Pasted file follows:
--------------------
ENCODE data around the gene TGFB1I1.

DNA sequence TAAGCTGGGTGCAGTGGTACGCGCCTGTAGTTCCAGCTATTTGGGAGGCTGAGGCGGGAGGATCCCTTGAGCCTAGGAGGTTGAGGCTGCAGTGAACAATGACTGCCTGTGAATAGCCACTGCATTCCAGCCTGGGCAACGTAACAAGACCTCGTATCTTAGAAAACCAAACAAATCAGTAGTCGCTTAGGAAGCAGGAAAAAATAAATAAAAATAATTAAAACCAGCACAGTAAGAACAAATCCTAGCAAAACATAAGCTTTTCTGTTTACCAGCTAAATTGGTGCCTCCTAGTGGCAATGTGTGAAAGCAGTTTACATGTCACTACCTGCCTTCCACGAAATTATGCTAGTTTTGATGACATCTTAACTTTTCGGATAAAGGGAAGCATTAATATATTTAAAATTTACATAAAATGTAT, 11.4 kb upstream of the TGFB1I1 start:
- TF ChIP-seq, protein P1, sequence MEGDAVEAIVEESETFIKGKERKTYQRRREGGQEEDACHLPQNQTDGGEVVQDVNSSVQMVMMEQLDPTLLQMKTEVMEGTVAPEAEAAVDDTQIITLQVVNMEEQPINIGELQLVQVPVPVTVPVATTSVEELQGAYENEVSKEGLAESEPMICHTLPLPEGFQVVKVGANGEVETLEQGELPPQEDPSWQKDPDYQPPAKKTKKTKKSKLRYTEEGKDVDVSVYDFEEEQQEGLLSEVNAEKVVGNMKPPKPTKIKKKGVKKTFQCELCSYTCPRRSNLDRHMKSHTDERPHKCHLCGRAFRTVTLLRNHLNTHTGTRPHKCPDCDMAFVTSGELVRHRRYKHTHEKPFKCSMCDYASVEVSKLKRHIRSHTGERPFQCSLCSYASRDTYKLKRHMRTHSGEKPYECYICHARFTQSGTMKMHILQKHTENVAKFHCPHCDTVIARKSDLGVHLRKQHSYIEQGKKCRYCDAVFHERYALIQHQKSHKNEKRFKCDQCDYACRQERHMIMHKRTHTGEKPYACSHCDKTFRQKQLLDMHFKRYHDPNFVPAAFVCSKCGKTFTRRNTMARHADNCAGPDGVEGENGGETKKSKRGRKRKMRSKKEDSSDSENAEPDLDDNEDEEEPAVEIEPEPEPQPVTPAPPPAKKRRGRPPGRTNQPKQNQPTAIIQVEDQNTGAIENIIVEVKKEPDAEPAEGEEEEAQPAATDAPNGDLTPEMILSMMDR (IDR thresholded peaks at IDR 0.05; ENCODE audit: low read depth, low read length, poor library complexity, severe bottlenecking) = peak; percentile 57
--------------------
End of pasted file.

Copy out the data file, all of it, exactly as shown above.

ENCODE data around the gene TGFB1I1.

DNA sequence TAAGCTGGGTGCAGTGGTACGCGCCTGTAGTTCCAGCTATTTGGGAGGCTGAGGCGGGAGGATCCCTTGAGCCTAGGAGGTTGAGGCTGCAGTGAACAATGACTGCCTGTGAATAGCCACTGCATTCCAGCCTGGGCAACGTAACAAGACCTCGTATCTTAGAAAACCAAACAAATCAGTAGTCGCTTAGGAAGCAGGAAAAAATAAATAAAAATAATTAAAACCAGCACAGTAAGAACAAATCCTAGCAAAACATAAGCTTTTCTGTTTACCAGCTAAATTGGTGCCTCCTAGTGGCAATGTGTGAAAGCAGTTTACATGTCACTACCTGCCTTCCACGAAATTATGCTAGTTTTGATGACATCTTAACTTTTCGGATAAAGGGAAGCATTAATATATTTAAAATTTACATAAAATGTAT, 11.4 kb upstream of the TGFB1I1 start:
- TF ChIP-seq, protein P1, sequence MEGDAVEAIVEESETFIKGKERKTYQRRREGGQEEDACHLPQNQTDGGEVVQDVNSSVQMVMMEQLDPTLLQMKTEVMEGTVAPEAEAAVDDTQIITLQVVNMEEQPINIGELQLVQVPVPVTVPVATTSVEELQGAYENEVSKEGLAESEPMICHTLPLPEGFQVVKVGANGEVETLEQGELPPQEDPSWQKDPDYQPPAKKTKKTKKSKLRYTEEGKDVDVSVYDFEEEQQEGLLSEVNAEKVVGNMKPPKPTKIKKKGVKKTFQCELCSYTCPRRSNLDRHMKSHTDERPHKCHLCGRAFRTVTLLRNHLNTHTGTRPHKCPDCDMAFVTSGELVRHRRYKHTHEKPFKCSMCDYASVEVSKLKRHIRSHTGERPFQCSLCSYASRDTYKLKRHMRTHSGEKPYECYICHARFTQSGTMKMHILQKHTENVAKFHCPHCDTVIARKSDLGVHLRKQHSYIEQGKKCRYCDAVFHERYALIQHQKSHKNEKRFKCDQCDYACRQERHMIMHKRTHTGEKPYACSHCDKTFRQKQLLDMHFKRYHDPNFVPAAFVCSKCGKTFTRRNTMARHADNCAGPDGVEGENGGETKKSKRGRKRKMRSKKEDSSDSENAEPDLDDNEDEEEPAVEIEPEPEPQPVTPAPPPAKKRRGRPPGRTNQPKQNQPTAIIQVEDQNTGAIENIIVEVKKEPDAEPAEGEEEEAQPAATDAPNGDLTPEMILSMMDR (IDR thresholded peaks at IDR 0.05; ENCODE audit: low read depth, low read length, poor library complexity, severe bottlenecking) = peak; percentile 57